All the good reasons to support resort casinos in Massachusetts -- jobs, economic development, recapturing revenue being lost to neighboring states, preserving the state's racing industry -- that inspired the Governor and the Legislature to originally push and pass the expanded gaming law in 2011 hold true today.  Support for resort casinos in Massachusetts is still strong according to the most credible recent polls, including last Friday's Boston Globe survey by SocialSphere that showed an 11-point margin (52-41%) in favor of sticking with the gaming law. That's actually very encouraging, especially when you consider that people have been hearing mostly about the sausage-making -- the Gaming Commission process, siting issues, competition among potential licensees (taking occasional jibes at each other), negotiation of surrounding community agreements and the issues around the land ownership in Everett -- and not the solid, sensible arguments for job creation, generating new revenues and keeping up with our neighboring states. 

    The supporters of the repeal effort would like you to forget that Massachusetts residents can still hop into their cars and be at gaming facilities within a short drive in New York, Connecticut, Rhode Island and Maine. Estimates from gaming experts that Massachusetts residents spend approximately $1 billion a year at those facilities still hold true. Why should other states reap the benefits of this perfectly acceptable entertainment choice? They shouldn't.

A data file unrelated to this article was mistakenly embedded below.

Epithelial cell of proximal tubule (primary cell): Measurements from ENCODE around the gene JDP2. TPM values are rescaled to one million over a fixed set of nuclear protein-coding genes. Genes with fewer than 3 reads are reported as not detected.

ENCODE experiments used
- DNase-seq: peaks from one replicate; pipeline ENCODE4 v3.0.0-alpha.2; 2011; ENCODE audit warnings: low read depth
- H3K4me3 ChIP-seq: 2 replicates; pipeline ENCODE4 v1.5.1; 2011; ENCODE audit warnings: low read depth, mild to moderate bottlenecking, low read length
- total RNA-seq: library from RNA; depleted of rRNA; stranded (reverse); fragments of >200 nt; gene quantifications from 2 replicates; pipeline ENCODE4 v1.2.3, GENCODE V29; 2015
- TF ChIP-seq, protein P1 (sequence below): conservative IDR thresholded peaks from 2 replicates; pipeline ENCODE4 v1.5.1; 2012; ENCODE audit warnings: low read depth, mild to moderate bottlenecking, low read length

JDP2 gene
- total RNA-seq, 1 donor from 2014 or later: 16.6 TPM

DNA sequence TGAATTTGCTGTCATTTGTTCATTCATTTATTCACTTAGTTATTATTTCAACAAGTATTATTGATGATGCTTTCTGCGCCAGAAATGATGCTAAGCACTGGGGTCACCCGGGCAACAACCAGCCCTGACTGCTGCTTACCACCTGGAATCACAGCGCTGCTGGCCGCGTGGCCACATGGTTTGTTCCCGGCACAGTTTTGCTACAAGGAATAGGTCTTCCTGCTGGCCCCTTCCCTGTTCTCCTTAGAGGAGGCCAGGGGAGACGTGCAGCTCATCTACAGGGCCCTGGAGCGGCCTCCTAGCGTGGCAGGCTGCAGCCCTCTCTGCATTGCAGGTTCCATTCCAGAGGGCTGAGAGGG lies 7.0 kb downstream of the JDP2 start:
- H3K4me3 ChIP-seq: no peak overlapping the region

The Legislature and Governor worked hard to create model legislation to authorize resort casinos, a law that adopts both new standards and best practices to produce the greatest regional economic development, to protect local businesses, to promote tourism and the state's hospitality sector, to ensure the municipalities most affected are able to benefit and to ensure that all potential impacts are mitigated. We know that there is still broad-based support for this and expect that support will rally to defeat the repeal question. 

    Onward.